This is not to say that we should go back to the breadwinner/homemaker model, rather that the way American working society functions has not caught up with contemporary reality. This has severe consequences for the very poor, for healthy family lives, and for the future of our population. Some quotes:
Risks of poverty associated with single parenthood are now exacerbated by welfare reforms that assume that (1) jobs are available to low-skilled people, and (2) such jobs pay enough for people to work their way out of poverty. p.192
Time has become a scarce commodity in American life. This is especially problematic given the equating of work time with work commitment and employers' expectations of high commitment. As a fixed commodity, time allocated to employment is necessarily unavailable for other activities, including family relations. When all adults in families are paid employees, the family gains in income. Employees themselves may experience a sense of productive engagement and self-esteem. What is lost when everyone is earning a living is time for living. (emphasis added) p.192
Today, even in educated households, taking time out of the labor force or working a reduced schedule to raise young children, to care for aging parents, or simply to have a saner lifestyle can wreak havoc on seniority, salary, security, retirement income, and possibilities for promotion. Many workers try to solve the dilemmas of managing job, family, and personal life by controlling what is in their control: by delaying childbearing, having fewer children, or having none at all. This is a key point: Advanced nations, including the United States, are experiencing record lows in fertility precisely because most women and men want or need to be productively engaged in the workforce, and neither men nor women can figure out how to synchronize family-care work and paid work. p.194
The solution the authors suggest is that the United States must rise to the challenge of creating "integrative, flexible careers--occupational paths that acknowledge rather than ignore personal and family goals and obligations, (re)educational goals and needs throughout adulthood, and midcourse inclinations for second acts, including postretirement and civic engagement." p.199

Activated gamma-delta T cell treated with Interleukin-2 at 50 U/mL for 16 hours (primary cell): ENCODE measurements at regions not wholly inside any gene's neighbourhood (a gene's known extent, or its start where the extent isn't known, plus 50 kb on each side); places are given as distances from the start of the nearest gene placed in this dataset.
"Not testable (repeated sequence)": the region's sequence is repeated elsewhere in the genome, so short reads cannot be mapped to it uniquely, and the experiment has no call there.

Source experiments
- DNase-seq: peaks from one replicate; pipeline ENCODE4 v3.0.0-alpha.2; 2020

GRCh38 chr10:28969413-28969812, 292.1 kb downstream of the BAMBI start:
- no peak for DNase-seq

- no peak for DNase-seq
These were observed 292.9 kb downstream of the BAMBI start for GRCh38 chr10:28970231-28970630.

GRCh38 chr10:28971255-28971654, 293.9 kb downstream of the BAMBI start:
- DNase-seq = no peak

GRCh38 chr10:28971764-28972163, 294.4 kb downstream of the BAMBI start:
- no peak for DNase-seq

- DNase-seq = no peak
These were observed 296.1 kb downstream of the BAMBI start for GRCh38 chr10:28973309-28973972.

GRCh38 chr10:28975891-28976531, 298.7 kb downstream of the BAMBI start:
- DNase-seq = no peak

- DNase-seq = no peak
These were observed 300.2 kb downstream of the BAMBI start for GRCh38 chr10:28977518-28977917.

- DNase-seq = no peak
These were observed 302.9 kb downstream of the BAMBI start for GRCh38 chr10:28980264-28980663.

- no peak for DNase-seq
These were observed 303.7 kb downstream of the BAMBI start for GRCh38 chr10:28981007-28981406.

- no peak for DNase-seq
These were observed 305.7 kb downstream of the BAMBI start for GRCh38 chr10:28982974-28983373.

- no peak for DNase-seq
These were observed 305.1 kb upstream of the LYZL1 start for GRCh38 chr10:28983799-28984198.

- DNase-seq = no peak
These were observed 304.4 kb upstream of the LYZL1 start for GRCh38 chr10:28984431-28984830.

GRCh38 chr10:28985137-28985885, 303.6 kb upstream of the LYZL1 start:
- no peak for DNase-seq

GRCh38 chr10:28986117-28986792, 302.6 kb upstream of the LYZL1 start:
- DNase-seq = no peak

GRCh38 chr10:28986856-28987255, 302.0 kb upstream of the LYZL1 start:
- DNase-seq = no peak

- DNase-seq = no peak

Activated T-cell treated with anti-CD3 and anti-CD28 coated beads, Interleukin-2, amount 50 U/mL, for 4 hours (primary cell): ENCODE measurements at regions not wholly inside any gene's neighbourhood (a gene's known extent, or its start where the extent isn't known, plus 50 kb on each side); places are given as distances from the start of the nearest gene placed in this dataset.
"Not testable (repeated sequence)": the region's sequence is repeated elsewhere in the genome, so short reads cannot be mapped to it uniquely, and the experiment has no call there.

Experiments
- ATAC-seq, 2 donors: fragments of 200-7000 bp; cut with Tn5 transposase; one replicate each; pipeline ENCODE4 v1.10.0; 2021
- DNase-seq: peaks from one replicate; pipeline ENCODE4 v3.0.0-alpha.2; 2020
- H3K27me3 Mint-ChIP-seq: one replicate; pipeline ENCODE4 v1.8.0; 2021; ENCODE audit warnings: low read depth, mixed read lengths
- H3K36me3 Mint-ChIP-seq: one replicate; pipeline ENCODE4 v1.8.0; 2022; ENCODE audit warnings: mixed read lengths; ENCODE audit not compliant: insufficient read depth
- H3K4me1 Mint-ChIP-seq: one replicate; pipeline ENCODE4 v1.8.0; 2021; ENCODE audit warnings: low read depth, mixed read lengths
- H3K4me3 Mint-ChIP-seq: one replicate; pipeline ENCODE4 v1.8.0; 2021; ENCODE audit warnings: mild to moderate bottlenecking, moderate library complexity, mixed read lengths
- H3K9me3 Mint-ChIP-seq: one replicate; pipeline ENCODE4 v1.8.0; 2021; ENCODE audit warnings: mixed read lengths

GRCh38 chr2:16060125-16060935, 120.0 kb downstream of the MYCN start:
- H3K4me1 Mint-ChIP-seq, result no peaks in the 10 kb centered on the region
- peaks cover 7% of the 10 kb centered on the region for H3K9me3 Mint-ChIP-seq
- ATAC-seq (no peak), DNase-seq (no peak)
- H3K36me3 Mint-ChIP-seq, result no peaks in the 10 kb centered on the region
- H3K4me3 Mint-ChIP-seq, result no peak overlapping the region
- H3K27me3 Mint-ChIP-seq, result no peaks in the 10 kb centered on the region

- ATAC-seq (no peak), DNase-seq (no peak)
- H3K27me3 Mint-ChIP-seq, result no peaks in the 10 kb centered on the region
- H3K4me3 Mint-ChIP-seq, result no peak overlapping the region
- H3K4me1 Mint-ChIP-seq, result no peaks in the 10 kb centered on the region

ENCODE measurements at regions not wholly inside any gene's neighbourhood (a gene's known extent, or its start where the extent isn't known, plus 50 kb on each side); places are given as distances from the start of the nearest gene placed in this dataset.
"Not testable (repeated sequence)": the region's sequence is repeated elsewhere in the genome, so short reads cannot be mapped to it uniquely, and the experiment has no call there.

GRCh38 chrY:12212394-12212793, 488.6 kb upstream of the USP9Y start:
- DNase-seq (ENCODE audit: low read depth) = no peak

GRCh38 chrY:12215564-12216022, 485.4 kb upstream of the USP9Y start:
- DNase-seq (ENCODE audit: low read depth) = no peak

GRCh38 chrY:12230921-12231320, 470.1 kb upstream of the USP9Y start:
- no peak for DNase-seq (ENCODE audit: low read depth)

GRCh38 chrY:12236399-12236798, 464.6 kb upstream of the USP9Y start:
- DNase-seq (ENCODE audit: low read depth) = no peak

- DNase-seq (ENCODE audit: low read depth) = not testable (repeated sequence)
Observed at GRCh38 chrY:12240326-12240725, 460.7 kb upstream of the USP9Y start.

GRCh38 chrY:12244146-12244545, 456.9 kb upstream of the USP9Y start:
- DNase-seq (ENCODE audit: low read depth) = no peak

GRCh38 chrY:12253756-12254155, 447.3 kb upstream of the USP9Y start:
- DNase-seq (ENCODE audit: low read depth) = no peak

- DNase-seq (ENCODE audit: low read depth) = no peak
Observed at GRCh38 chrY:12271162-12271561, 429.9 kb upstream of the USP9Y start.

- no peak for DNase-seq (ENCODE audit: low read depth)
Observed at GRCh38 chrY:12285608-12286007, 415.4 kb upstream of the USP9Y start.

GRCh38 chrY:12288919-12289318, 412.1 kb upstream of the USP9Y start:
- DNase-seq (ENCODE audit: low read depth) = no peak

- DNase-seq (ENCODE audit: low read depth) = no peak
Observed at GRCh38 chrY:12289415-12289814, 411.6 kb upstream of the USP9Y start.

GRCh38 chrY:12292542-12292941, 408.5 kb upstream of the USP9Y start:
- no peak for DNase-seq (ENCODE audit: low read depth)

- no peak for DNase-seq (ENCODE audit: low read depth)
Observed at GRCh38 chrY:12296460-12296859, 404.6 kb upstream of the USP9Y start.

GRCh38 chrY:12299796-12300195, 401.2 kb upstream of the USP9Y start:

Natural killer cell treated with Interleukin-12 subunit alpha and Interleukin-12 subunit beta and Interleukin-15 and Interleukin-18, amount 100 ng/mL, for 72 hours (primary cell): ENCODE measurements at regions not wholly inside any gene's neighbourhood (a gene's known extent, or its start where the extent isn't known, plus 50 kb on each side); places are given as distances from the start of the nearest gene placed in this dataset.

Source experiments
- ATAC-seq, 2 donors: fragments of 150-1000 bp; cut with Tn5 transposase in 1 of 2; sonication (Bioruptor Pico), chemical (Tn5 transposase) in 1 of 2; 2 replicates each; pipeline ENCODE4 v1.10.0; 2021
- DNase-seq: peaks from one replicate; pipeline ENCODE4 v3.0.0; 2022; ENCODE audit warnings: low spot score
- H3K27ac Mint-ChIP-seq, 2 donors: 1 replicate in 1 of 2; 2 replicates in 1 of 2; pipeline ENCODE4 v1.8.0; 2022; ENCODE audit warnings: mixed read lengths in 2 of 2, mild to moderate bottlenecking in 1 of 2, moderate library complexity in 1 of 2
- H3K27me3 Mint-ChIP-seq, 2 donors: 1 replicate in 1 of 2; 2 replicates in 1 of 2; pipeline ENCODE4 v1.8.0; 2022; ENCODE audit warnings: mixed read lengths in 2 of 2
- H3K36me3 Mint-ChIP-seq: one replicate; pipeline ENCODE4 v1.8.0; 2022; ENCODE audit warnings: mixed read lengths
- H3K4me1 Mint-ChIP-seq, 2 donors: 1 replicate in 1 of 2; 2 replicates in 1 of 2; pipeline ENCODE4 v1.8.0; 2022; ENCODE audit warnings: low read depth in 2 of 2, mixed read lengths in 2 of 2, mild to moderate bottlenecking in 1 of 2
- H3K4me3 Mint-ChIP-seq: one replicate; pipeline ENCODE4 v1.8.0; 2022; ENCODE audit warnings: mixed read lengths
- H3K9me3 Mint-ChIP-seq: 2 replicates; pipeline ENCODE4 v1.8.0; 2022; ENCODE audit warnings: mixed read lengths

This book was a challenge to me and I hope that its premises become a challenge to our entire country. The authors predict that, in a characteristically human way, we will not change the system until crisis necessitates it. I, for one, hope that they are proven wrong. Workers need to be respected regardless of gender and given society's blessing to pursue whatever life choices they wish--whether it's to do family care work, paid work part-time, paid work full-time, or a mix of those at different periods of their lives. We are people who love our families and need time to rest--not antisocial robots who can dedicate our full attention and life servitude to a corporation or institution.
As individuals, we can do what is possible to focus on our loved ones rather than our jobs, but not all of us are guilty of pursuing stuff we don't need--some of us need to work like crazy just to get by. This is why some of the changes need to happen on the corporate level, where income is not keeping up with rising costs of living, and the government level, where dysfunctional programs foist unrealistic expectations on what single parents with little education can do to pull themselves and their children out of poverty. On a personal level, couples should not have to choose between both having a secure career on the one hand and the destruction of their relationships on the other.
There is anger here, and a call to action. Let's all hope that action won't be too late....more